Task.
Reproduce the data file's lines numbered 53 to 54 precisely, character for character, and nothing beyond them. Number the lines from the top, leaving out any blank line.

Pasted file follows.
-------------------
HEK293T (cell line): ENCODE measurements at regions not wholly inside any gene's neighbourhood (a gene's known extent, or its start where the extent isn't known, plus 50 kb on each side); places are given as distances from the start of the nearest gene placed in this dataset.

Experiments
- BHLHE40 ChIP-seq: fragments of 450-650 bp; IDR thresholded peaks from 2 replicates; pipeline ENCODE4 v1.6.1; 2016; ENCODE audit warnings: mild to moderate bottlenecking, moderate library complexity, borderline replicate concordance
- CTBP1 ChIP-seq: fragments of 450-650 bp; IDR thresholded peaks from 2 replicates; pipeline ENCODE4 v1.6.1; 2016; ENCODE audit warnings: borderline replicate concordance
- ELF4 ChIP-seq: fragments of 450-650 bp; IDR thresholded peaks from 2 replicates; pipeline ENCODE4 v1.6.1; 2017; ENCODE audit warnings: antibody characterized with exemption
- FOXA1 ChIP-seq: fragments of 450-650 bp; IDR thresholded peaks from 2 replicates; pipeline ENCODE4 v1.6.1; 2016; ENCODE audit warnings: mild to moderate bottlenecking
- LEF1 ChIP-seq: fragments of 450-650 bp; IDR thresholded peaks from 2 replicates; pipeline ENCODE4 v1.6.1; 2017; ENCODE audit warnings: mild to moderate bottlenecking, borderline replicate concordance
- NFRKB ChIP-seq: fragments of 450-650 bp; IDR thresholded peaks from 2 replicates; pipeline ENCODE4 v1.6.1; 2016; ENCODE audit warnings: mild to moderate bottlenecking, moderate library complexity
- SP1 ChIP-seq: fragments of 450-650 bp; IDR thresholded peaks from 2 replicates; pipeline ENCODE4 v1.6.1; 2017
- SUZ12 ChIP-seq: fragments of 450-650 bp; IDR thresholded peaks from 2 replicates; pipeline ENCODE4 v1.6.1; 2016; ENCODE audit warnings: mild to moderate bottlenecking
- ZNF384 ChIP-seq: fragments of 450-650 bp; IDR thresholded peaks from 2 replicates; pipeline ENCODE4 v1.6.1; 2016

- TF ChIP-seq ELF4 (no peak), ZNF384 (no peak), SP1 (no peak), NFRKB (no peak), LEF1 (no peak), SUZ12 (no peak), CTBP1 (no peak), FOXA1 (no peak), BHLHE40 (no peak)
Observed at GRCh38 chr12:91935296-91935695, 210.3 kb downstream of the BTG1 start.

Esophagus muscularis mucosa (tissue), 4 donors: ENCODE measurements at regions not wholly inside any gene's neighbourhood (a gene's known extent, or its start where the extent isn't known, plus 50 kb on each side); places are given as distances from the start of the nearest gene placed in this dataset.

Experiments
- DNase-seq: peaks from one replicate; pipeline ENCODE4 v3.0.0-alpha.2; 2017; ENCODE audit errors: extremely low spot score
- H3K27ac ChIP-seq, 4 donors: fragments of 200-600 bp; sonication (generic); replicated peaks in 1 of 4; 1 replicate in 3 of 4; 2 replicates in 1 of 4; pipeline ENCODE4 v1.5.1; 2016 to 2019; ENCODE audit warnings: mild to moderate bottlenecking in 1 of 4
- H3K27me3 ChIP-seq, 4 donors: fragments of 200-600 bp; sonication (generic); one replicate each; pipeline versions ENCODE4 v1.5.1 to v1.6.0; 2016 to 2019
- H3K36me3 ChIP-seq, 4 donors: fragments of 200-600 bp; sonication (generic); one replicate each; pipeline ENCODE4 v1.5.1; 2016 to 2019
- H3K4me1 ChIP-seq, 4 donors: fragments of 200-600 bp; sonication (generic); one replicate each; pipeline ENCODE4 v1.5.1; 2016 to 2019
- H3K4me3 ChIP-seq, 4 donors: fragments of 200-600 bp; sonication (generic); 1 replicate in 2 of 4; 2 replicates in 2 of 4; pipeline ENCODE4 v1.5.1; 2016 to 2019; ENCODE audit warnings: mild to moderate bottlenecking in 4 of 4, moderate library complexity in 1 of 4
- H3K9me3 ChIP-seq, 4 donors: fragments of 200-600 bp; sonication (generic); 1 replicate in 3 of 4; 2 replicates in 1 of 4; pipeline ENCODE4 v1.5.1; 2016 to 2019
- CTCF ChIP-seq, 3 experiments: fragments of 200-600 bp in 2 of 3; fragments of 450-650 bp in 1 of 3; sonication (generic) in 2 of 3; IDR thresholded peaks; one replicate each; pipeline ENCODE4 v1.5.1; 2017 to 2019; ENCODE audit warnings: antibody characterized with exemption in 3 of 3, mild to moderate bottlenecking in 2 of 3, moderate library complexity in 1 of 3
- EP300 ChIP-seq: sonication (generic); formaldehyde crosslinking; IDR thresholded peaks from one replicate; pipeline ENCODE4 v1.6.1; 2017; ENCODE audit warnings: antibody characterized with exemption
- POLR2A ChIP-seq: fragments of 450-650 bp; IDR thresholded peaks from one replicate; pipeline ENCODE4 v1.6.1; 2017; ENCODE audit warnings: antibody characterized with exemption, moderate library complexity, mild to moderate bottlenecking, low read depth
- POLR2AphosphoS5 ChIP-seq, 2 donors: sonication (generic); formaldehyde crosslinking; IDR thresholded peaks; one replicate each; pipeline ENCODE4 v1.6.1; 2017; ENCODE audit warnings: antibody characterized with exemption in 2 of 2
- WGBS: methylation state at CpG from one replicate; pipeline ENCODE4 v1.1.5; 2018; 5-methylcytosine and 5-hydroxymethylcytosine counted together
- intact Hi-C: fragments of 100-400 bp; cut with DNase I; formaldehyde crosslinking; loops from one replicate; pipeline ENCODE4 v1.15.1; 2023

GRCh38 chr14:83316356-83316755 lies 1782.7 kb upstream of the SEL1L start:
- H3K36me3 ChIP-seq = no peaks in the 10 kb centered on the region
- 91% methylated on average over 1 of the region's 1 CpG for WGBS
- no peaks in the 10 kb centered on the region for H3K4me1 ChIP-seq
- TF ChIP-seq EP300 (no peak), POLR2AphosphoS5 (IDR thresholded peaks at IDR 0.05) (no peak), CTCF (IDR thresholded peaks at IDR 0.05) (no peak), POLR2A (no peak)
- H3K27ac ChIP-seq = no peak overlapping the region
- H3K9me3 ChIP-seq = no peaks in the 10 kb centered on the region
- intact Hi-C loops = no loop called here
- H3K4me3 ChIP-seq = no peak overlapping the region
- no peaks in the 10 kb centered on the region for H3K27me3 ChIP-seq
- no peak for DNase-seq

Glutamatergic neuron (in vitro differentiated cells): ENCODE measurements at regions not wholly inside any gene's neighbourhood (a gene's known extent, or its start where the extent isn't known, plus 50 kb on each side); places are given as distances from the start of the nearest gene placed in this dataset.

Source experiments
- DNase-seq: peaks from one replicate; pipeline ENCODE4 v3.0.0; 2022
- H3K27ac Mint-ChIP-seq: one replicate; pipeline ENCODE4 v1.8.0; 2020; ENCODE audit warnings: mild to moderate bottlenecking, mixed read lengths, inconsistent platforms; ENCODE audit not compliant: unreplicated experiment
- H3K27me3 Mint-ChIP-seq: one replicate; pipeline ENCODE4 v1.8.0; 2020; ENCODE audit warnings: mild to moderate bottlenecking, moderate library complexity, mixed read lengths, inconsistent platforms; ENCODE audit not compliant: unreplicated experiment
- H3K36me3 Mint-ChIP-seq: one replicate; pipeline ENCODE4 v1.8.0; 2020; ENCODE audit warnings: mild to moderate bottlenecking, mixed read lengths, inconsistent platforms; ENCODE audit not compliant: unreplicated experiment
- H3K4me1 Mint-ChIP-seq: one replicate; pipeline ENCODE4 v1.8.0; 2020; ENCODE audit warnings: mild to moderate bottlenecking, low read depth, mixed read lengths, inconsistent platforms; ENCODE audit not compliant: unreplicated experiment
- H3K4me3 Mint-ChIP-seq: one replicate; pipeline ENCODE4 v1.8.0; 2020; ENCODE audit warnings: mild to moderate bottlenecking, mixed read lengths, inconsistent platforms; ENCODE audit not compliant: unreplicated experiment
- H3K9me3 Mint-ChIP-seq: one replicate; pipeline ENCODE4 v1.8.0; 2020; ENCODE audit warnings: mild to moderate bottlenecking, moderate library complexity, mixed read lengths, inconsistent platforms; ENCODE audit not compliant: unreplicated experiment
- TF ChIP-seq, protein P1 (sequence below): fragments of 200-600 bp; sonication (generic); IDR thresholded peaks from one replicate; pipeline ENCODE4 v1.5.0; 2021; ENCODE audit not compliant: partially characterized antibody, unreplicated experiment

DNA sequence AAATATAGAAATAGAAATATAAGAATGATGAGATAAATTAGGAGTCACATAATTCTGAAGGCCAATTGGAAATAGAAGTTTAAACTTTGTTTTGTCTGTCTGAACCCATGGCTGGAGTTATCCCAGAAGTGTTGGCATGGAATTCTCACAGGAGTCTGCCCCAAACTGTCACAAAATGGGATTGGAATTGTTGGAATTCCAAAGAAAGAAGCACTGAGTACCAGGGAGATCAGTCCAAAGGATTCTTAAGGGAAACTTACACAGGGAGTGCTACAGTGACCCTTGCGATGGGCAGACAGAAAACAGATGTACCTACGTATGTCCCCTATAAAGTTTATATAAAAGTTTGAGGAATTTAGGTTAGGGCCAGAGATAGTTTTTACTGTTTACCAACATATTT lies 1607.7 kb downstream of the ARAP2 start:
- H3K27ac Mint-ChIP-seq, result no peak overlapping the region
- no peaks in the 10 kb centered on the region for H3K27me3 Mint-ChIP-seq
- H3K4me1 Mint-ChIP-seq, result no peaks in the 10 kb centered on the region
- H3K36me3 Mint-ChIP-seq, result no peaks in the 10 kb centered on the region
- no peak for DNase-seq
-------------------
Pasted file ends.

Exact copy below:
- H3K4me1 Mint-ChIP-seq, result no peaks in the 10 kb centered on the region
- H3K36me3 Mint-ChIP-seq, result no peaks in the 10 kb centered on the region